5
$\begingroup$

In chapter 7.1.1. in Tong's notes about String Theory could someone sketch how can I show the statements that he makes around eq. 7.5

  • That the addition of the counterterm can be absorbed by renormalization the wavefunction and the metric

  • How does he conclude from the renormalization $$G_{\mu \nu} \rightarrow G_{\mu \nu} + \dfrac{\alpha '}{\epsilon}\mathcal{R}_{\mu\nu} $$ that the beta function equals $$\beta_{\mu\nu}(G) = \alpha ' \mathcal{R}_{\mu \nu} \quad ? $$

$\endgroup$
2
  • 1
    $\begingroup$ Look up the computation of one-loop beta functions in dimensional regularisation. $\endgroup$
    – suresh
    Commented Sep 25, 2014 at 7:23
  • $\begingroup$ Linked. $\endgroup$ Commented May 3 at 21:23

1 Answer 1

2
$\begingroup$

On account of symmetry, 2d σ-models, even though beset with an infinity of counterterms, have those regiment themselves into few geometrical tensors constrained by symmetry; and thus limit themselves to tensors, such as the Ricci, and then underlie the β-function in the conventional manner: it is not zillions of couplings that evolve, it is only the geometry, and, on highly symmetric "pion" manifolds, by just a scale or two! (For the hypersphere, below, just its radius of curvature--it puffs up to noninteracting flatness, conformal invariance, with energy. cf. Tong 7.1.2)

Both are illustrated in our paper BCZ 1985, and especially in (2.41-2.49) and in Appendix A, meant to answer just these questions. But it is a long story, to which no justice can be done in this short format.

Nevertheless, your second question has a straightforward answer, implicit in Tong's notes, and, of course, section 2 of the paper cited here.

  • In ε = d-2 dimensions, taking the "pion" fields φ to be dimensionless, but the bare metric to have dimension ε, to one loop rewrite your expression as $$ (G_{\mu\nu}/\alpha')^{(0)}=M^\epsilon ( G_{\mu\nu}/\alpha' -\frac{1}{\epsilon}R^{(1)}_{\mu\nu} ). $$ But the bare α'-full metric must be independent of the RG scale M; so operating on this equation by $M \frac{d}{dM}$ at the pole $\epsilon \to 0$ nets $$ 0= M \frac{d}{dM} \frac{G_{\mu\nu}}{\alpha'} - R^{(1)}_{\mu\nu}, $$ where the superscript (1) indicates the residue at the pole, and $$ M \frac{d}{dM} \frac{G_{\mu\nu}}{\alpha'} = R^{(1)}_{\mu\nu}. $$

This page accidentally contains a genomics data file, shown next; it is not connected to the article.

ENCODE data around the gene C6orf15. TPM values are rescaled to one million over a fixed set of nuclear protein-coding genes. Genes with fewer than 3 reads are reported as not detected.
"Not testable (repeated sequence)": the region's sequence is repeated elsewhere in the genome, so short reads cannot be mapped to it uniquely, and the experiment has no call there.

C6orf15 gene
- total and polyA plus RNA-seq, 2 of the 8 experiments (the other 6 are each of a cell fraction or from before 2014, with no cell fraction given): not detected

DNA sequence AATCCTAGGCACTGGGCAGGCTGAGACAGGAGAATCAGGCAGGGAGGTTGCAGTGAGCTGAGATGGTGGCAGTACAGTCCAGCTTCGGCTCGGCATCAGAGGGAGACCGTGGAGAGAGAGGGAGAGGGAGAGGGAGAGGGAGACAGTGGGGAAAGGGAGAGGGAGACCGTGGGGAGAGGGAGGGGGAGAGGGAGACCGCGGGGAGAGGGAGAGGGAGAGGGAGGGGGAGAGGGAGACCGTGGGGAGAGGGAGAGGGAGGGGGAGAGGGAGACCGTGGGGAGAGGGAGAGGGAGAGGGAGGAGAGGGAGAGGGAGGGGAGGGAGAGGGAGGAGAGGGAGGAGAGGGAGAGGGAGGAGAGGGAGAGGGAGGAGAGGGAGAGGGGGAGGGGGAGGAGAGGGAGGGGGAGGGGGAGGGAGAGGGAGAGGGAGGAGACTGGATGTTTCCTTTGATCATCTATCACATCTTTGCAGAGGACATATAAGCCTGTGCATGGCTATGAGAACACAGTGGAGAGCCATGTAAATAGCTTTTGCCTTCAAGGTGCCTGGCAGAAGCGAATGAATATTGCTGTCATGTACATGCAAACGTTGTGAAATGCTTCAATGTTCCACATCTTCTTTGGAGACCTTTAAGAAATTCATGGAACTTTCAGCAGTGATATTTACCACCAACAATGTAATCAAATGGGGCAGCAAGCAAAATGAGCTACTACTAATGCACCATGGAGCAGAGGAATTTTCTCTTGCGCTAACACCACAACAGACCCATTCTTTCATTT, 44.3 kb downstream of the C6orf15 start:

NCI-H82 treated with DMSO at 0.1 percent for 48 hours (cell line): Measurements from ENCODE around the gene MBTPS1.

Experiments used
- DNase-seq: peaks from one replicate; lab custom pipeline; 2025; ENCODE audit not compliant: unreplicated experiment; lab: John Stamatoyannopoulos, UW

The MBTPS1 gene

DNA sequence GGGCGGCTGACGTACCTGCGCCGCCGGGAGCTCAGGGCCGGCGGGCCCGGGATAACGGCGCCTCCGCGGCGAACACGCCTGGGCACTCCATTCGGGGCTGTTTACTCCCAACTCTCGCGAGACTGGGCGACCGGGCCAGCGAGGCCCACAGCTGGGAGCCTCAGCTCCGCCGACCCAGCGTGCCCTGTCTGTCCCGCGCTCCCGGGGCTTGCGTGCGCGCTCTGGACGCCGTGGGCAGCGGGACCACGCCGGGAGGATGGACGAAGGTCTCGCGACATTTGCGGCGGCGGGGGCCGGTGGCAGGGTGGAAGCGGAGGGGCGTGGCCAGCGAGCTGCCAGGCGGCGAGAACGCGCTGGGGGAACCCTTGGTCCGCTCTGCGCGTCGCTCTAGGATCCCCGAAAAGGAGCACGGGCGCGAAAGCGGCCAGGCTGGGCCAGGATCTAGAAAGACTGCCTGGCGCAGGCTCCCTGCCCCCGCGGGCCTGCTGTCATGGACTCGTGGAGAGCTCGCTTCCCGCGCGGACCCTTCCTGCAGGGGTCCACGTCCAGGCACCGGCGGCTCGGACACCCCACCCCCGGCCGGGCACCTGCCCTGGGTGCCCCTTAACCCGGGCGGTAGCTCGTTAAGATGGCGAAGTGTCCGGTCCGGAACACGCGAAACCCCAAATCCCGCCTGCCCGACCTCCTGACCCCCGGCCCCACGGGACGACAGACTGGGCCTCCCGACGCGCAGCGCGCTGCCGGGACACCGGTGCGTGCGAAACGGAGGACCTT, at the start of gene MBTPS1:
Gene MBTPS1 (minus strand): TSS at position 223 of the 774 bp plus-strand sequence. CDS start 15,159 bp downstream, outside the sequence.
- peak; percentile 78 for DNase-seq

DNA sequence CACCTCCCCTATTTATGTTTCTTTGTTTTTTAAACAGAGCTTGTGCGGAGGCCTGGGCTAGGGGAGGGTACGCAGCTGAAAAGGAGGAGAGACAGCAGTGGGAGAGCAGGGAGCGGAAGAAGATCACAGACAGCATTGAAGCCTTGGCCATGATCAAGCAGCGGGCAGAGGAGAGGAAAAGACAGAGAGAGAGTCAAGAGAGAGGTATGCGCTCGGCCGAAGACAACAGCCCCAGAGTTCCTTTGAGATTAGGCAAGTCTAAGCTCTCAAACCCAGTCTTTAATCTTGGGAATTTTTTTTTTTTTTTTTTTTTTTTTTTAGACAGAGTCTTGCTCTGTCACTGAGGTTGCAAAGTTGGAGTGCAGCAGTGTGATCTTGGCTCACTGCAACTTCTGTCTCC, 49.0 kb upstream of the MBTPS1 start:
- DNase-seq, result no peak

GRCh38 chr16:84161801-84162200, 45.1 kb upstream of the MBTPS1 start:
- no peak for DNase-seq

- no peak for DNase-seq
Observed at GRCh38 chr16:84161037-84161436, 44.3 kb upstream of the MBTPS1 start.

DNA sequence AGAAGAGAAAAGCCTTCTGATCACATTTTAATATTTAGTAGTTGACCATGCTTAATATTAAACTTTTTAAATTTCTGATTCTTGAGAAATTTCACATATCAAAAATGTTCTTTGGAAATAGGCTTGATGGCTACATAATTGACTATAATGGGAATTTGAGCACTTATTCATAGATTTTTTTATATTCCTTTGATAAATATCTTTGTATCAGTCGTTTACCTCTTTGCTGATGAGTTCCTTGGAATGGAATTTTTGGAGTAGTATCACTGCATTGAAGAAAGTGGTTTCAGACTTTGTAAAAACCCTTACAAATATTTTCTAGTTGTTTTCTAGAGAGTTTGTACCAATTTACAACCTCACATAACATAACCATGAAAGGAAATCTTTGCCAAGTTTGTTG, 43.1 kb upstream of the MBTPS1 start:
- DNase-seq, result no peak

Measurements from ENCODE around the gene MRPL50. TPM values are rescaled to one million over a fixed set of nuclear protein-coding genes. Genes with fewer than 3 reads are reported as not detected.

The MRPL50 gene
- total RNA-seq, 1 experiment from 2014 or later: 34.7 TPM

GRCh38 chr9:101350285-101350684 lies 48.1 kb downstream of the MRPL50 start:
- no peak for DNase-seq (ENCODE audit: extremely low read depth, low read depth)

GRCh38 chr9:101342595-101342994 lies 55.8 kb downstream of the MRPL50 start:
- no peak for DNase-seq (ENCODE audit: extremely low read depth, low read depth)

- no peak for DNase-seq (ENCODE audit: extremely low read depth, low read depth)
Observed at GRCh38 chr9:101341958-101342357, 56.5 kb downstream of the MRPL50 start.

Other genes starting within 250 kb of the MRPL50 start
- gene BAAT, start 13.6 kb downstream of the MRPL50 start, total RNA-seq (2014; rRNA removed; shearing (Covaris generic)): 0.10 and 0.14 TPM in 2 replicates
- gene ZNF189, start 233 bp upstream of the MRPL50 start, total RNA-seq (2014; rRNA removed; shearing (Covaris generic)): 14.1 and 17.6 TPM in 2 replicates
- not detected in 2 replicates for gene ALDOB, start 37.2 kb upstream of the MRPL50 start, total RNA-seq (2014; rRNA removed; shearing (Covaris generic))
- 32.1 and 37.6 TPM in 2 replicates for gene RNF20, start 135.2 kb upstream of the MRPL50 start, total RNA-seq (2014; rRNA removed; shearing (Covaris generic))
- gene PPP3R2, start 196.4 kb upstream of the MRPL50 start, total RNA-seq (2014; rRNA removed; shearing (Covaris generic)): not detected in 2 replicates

Thus, in our scaled conventions, in a hypersphere ($R_{\mu\nu}=2 G_{\mu\nu}$), whose inverse radius-squared, α', decreases with scale M , asymptotic freedom manifests itself: $d\alpha'/d\ln M =-2\alpha' ^2$. Asymptotically, the sphere flattens to a conformally invariant plane.

$\endgroup$
6
  • $\begingroup$ continuing on the expression I see using the quotient rule for derivatives and your expression for the beta function of $\alpha'$ (not sure if I'm using the right terminology) I find: $$M\frac{d}{dM}\frac{G_{\mu\nu}}{\alpha'} = \frac{1}{\alpha'}M\frac{dG_{\mu\nu}}{dM}+2G_{\mu\nu} = \frac{1}{\alpha'}\beta(G)+2G_{\mu\nu}$$ Which then gives $$\beta(G) = \alpha' R_{\mu\nu}^{(1)} + \alpha' 2 G_{\mu\nu} =? \alpha' R_{\mu\nu}$$ It looks like we got something different from what we are supposed to get, or am I missing something? $\endgroup$ Commented May 3 at 20:38
  • $\begingroup$ Could you, in particular explain where the extra term, and the superscript (1) go? $\endgroup$ Commented May 3 at 20:56
  • $\begingroup$ There is no extra term. They are explained in the linked paper, (2.44) et seq, and in any creditable QFT text on dimensional regularization, such as Schwartz's , etc. You are asking question on the iterative framework of the RG... Maybe a separate question? $\endgroup$ Commented May 3 at 21:11
  • $\begingroup$ Required reading: e.g. 26.6.1 of Schwartz. The effective coupling is G/α' ... $\endgroup$ Commented May 3 at 21:43
  • $\begingroup$ with extra term I mean $\alpha' 2 G_{\mu\nu}$, I got it based on the calculation in my comment above, but it does not appear in the anwer that Tong is giving. $\endgroup$ Commented May 4 at 15:24

Your Answer

By clicking “Post Your Answer”, you agree to our terms of service and acknowledge you have read our privacy policy.

Not the answer you're looking for? Browse other questions tagged or ask your own question.